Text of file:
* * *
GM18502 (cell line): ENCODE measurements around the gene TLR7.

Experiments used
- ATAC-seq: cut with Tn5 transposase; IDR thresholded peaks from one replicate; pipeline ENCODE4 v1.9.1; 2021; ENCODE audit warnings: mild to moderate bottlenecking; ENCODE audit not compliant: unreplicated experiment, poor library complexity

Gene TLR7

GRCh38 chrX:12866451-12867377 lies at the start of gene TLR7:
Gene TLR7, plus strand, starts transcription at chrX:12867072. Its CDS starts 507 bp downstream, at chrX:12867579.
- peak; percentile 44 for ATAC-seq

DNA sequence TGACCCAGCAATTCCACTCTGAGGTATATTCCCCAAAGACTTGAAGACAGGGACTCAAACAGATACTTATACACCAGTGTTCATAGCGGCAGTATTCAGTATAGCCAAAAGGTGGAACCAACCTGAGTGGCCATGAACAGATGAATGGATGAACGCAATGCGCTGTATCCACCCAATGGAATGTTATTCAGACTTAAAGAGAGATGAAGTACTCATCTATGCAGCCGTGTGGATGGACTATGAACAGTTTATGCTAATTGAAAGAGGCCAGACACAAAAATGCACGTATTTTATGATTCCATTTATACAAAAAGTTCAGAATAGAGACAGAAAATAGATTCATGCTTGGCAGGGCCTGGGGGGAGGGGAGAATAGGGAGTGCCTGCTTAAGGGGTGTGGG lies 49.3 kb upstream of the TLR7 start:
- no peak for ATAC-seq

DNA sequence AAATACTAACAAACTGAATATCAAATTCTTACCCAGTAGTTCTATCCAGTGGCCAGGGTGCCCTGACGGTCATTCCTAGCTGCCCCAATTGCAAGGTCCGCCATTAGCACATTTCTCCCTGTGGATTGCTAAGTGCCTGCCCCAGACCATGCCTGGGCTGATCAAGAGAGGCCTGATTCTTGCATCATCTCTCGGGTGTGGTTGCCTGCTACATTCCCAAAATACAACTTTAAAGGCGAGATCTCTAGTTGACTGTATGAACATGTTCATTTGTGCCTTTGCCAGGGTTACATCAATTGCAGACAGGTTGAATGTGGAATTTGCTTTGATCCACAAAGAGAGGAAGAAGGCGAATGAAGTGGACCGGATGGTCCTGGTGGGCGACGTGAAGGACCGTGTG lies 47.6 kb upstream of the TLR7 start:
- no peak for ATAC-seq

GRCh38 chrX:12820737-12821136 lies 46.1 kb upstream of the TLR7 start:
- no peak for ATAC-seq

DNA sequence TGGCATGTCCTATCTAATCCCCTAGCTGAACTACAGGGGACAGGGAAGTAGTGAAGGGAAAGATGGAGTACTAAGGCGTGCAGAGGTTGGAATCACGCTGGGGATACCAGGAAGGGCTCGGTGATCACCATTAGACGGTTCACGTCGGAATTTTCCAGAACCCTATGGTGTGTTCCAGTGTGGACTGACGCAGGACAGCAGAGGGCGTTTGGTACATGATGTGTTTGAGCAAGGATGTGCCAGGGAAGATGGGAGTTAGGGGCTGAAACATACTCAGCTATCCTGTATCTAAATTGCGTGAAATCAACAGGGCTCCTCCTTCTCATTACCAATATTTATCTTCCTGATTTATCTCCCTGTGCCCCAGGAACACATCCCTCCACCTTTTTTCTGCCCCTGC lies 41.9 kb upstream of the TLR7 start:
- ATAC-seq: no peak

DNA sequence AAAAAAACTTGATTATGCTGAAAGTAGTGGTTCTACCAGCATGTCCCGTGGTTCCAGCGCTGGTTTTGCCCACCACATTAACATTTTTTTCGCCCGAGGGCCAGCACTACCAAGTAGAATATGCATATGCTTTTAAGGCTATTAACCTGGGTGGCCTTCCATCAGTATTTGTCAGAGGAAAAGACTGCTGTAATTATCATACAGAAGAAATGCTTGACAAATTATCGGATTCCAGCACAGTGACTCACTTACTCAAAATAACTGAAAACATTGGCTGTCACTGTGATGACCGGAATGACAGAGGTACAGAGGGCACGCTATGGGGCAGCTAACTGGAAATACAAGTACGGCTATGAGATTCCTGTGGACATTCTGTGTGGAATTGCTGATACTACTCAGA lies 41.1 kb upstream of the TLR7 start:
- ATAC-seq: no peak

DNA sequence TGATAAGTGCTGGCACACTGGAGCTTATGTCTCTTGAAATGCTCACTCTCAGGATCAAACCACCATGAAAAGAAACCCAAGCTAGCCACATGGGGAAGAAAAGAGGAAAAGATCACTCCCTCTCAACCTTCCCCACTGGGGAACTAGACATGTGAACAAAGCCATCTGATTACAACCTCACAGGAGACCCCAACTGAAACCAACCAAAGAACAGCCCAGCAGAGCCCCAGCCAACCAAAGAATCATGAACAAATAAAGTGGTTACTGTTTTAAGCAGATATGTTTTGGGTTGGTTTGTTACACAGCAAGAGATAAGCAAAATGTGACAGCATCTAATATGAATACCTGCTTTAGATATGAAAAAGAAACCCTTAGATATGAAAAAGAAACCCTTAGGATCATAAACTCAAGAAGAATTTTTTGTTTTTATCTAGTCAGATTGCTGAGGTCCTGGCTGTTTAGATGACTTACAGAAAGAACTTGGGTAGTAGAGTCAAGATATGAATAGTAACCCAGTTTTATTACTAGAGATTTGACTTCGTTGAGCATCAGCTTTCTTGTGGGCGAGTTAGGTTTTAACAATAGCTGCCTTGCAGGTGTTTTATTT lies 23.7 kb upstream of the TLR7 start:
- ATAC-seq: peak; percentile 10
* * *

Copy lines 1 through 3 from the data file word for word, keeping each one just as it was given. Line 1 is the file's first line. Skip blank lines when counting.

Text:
GM18502 (cell line): ENCODE measurements around the gene TLR7.

Experiments used
- ATAC-seq: cut with Tn5 transposase; IDR thresholded peaks from one replicate; pipeline ENCODE4 v1.9.1; 2021; ENCODE audit warnings: mild to moderate bottlenecking; ENCODE audit not compliant: unreplicated experiment, poor library complexity